The first movie of 2014 here. Yes, technically released here in the states on New Year’s, The Best Offer is the first 2014 U.S. release. Yet, this film has been around for quite some time now. Released internationally in most markets already, The Best Offer has been earning respective box office numbers overseas over the past year, and also has been earning a great deal of awards. The film has been earning many nominations from different international film festivals, even wining the Italian-equivalent of Best Picture. It seems like The Best Offer would be a film that would translate well to the states.
Oddly enough, the film is not. The film is largely being dumped onto the On Demand and limited theater platform, despite having a highly-regarded cast and big enough budget behind it. Not only does it seems not a lot of people have seen it, but those who have are not liking it. The Best Offer currently holds a 41% on Rotten Tomatoes, with most major review outlets tearing the film apart. Surprisingly enough to myself, The Best Offer is an engaging Hitchcockian thriller, that is not getting the credit it deserves.
The Best Offer follows Virgil Oldman, a pristine manger of a highly-regarded auction house. Virgil, who usual follows a set routine, changes as he grows an obsession for a heiress Claire.
As far aesthetics go, this movie is very appealing. Cinematographer Fabio Zamarion has mostly done lesser known films in his career, but his work here is terrific. The shots in the film for the most part have a balance between restraint when need be, and moments of unique style that really diversify the film’s look. Whether or not the shot is stylish, each shot of the film looks undeniably crisp and gorgeous.
Accompanying this great look is an impressive score by Ennio Morricone. Nominated five times by the Academy Awards, Morricone knows just the right touch a movie needs with its score, and really does the job here. His score is very bold and dramatic, but that really fits what the movie is going for in its more thrilling moments. These two elements combined are very harmonious, and create some great moments.
Matching the great aesthetics are equally good performances. Geoffrey Rush is still one of the best actors we have working today, and gives an exquisite performance here. Rush brings a great deal of depth to this seemingly simple character, while being aloof throughout. His performance really creates the heart of the film, as you really care for this guy even through his mistakes.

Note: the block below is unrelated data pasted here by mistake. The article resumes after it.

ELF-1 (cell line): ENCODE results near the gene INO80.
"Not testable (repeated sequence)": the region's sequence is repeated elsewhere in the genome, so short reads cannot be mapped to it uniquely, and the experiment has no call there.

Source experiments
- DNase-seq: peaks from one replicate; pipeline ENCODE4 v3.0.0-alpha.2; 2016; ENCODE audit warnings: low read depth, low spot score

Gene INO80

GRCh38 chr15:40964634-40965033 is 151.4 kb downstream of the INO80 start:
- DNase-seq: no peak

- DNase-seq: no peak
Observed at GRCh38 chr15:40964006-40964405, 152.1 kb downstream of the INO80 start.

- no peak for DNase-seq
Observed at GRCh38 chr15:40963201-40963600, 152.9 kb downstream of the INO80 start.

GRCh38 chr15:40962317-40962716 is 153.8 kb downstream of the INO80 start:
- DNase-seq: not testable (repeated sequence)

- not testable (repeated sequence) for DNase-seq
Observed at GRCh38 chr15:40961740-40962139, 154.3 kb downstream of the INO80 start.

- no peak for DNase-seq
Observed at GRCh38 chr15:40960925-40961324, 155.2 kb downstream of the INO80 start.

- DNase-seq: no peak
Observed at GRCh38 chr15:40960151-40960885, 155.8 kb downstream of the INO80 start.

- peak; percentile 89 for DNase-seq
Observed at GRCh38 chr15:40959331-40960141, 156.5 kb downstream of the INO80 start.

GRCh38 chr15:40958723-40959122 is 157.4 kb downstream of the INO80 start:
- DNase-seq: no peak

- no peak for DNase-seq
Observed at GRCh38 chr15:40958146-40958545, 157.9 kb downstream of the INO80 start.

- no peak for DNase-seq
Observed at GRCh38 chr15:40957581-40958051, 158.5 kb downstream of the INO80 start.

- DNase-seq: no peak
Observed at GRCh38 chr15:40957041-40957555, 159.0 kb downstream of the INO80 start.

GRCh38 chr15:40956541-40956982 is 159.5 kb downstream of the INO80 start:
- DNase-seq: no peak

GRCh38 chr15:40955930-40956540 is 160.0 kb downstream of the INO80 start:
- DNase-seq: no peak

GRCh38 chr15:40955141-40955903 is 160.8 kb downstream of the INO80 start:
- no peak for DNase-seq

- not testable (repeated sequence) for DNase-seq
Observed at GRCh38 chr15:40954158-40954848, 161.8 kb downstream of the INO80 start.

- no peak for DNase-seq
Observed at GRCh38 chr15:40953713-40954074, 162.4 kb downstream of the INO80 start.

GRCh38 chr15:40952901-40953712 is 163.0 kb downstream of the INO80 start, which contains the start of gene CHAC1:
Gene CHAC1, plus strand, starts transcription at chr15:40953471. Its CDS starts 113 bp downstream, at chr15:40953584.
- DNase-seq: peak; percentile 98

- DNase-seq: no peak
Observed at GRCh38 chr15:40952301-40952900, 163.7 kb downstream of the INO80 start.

The supporting players in the cast also did a nice job. Jim Sturgess to me is a guy who does not get enough credit. From playing an Asian in Cloud Atlas, to his charming role in 21, Sturgess has always shown range, presence, and charm. Here, he gives a good performance that has quite a few impressive layers to it. From top to bottom, from newcomers like Sylvia Hoeks, to veterans like Donald Sutherland, the cast is consistently good.
Giuseppe Tornatore is a name some people may have never heard of, but he is quite the accomplished director. Directing Oscar nominated foreign films like Cinema Paradiso and Malena, Tornatore made quite the name for himself, but that has yet to translate to much mainstream success. Yet again, Tornatore gives another exceptional direction job here.
Essentially, Tornatore directs this film very much as an ode to Alfred Hitchcock. The Best Offer is a Hitchcockian thriller at its core, and Tornatore treats it like one for sure. This very much is a slowly paced film, but the great direction here makes the slow pace fine, due to how engrossing the film is. Every moment of this film to me, from the fine details to the big dramatic moments, had me on the edge of my seat. The way Tornatore builds tension is sublime, turning this kind of weird story into something very interesting
Tornatore was also tasked with writing the script, and did a solid enough job with that. The script and film in general reminded me a great deal of the classic thriller Vertigo, with the film at its heart being a character study. Tornatore’s script is rich, with great dialogue from characters and some rather powerful moments. However, the film’s flaws derive from its screenplay.
Like I mentioned, the film is very much similar to Vertigo, and in the end is ultimately a bit too similar. Just read the plot descriptions to both in a row; they are almost the exact same. Although the ending of the two are different, another issue came with the fact that I pretty much guessed the ending early on, which took some of the tension out of the film for me for sure.
Also an issue is the film’s themes. While the concepts in the film that are established are interesting ones, but often very obvious and overdone. For the most part, the themes were conveyed well, but in the end, it just became overkill for me, ruining some of the overall effect of those themes.
The Best Offer is a Hitchcockian thriller at heart, sometimes even to a fault. Even through its stumbles, it’s an engrossing, well-performed, and beautiful looking flick. If you are looking to get your 2014 film log off on the right note, certainty gives this one a watch.
Take a Drink: for each piece of art.
Take a Drink: during each time a character yells violently.
Do a Shot: when Geoffrey Rush’s sex scene comes up; you do not want to be sober for that!